Recent media commentary suggests we have a housing crisis in Australia – ranging from affordability and supply, to quality and location, as reported here. Renters are being priced out of the market, ageing stock means houses that are too cold in winter or too hot in summer, and there aren’t enough homes to rent where people want to live. I suspect that all of these factors have been in place for several years, but the knock-on effects from the Covid pandemic have exacerbated these trends.
For background, I should explain that at the start of my career, I worked as a housing officer and paralegal in the UK. I worked for three different local councils in inner London, advising tenants, leaseholders and landlords on their respective rights and obligations – and where there were infringements, preparing prosecutions against landlords and their agents. I dealt with people facing harassment, unlawful eviction, homelessness and housing disrepair. Mostly, my work involved advising the parties of their legal position and available remedies, often I helped them reach an amicable solution, and occasionally I had to take enforcement action with the support of the council’s legal powers. The latter included injunctions against the threat of unlawful eviction, the issuance of proper rent records, repair notices, rehousing directives, and even compulsory purchase orders.
It was stressful, and at times confrontational, work – after 5 years, I was pretty burned out, and decided to make a career change. At the time, London (and the UK) was experiencing a huge amount of change that impacted both the public and private rental sectors. First, the Conservative government under Margaret Thatcher had introduced “right to buy” legislation, meaning public housing tenants could apply to buy the homes they lived in. Second, the government also introduced “mortgage interest relief at source” (MIRAS) which meant home buyers received tax relief on their interest payments. Third, central London in particular was going through a period of gentrification, with public money made available to property owners to improve and upgrade period homes. As a result, Georgian and Victorian houses that had been sub-divided into apartments (mainly occupied by long-term tenants) were restored to single family homes. Added to that, one of the council’s I worked for had been engaged in a “homes for votes” scandal, a “policy” to (re-)engineer the local demographics.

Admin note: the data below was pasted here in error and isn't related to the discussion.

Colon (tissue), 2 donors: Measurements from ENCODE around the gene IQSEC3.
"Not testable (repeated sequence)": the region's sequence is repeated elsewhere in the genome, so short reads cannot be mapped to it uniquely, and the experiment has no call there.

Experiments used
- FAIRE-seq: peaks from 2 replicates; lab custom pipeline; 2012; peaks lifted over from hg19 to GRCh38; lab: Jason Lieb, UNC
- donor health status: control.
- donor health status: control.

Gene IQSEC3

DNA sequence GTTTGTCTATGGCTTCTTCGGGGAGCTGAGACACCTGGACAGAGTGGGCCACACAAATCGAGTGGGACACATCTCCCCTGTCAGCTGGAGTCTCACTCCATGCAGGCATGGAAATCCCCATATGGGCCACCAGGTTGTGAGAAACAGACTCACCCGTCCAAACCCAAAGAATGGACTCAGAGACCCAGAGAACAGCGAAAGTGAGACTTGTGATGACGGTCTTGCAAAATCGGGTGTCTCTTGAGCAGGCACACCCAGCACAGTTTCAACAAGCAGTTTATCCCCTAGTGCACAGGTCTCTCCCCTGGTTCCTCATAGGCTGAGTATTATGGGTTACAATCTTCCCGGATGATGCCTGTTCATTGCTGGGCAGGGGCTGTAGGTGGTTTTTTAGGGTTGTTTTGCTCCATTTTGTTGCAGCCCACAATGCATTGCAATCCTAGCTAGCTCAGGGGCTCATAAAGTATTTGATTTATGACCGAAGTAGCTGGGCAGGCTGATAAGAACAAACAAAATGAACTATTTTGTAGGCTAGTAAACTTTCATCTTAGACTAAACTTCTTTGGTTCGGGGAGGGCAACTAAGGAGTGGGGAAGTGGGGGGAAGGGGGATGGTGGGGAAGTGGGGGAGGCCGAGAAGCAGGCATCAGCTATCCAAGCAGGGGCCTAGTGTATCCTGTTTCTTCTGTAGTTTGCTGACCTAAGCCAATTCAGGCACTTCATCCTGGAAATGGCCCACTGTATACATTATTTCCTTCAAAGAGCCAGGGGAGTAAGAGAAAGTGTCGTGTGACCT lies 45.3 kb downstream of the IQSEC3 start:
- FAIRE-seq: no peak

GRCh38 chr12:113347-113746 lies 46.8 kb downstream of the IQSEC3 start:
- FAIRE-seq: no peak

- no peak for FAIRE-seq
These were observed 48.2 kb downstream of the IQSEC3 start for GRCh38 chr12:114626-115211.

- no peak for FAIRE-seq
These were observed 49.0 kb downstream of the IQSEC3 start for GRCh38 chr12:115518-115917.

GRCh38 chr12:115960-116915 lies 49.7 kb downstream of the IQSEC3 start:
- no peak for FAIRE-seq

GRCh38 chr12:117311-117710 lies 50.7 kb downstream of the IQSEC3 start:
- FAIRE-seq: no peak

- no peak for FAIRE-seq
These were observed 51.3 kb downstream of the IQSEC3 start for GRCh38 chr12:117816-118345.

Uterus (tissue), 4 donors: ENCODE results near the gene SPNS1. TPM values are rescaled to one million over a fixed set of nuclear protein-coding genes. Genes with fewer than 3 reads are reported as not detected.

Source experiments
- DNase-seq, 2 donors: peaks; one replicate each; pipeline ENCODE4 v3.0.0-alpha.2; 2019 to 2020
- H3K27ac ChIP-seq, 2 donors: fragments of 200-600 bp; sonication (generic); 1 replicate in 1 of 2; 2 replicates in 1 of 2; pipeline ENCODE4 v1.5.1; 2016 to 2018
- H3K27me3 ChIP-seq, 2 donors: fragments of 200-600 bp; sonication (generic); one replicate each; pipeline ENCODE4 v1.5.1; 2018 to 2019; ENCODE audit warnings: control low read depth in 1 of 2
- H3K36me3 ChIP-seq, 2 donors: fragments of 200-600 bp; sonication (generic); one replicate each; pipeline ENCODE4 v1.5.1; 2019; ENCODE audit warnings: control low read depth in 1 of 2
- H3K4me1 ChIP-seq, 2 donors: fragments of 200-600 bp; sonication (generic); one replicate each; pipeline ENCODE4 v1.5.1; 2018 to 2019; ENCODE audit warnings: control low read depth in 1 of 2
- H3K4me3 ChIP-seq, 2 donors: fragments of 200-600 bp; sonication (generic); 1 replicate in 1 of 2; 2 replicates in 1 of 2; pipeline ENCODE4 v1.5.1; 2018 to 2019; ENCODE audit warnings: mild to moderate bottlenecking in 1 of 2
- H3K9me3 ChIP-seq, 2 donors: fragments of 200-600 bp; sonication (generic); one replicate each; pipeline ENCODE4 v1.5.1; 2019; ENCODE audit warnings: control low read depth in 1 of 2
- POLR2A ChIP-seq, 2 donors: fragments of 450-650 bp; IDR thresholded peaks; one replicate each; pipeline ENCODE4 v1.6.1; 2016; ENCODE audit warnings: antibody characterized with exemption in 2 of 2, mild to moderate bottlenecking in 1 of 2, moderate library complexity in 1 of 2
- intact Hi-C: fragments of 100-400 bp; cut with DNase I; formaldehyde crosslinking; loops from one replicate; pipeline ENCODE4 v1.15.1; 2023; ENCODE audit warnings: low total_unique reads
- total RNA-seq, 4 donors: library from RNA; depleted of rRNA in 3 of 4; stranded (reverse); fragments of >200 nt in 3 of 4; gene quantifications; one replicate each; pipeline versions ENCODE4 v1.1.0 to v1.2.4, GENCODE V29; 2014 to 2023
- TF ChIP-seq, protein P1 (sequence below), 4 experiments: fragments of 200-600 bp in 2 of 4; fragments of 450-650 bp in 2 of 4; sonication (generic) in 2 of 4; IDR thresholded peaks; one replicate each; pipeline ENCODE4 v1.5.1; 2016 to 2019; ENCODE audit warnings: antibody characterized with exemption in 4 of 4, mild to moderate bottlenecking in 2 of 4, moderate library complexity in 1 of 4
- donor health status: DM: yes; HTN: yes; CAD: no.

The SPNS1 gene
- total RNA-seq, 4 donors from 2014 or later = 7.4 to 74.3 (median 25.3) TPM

In the past, I’ve been both a tenant and a landlord, so I’ve also experienced some of these issues for myself. As a tenant, I’ve had landlords who denied that their properties were poorly wired or had defective plumbing (despite formal notifications from the council), and denied all requests to have the defects fixed. As a landlord, I’ve had tenants sub-letting to their “friends”, and who assured me that these “friends” could pay the rent.
So what is going on in parts of Australia, that there is such a misalignment between where tenants want to live, and vacant housing stock?
First, to touch on property ownership. Home owners don’t receive anything like the former MIRAS scheme in the UK, but there are various financial incentives for first-time buyers (such as zero stamp duty when buying a property off the plan), and during the Covid pandemic, some first-time buyers could access their superannuation (pension) fund to help with the deposit or down-payment. Property investors can take advantage of negative gearing to offset mortgage interest payments and costs of repairs against their income tax. These factors are generally considered to push up house prices – and despite recent interest rate rises, the cost of borrowing has remained at historic lows for more than a decade. Housing inflation means aspiring buyers are priced out of the market (especially as wages have not kept pace with inflation, let alone the rise in property prices). And landlords are now seeking to increase rents to offset rising interest rates.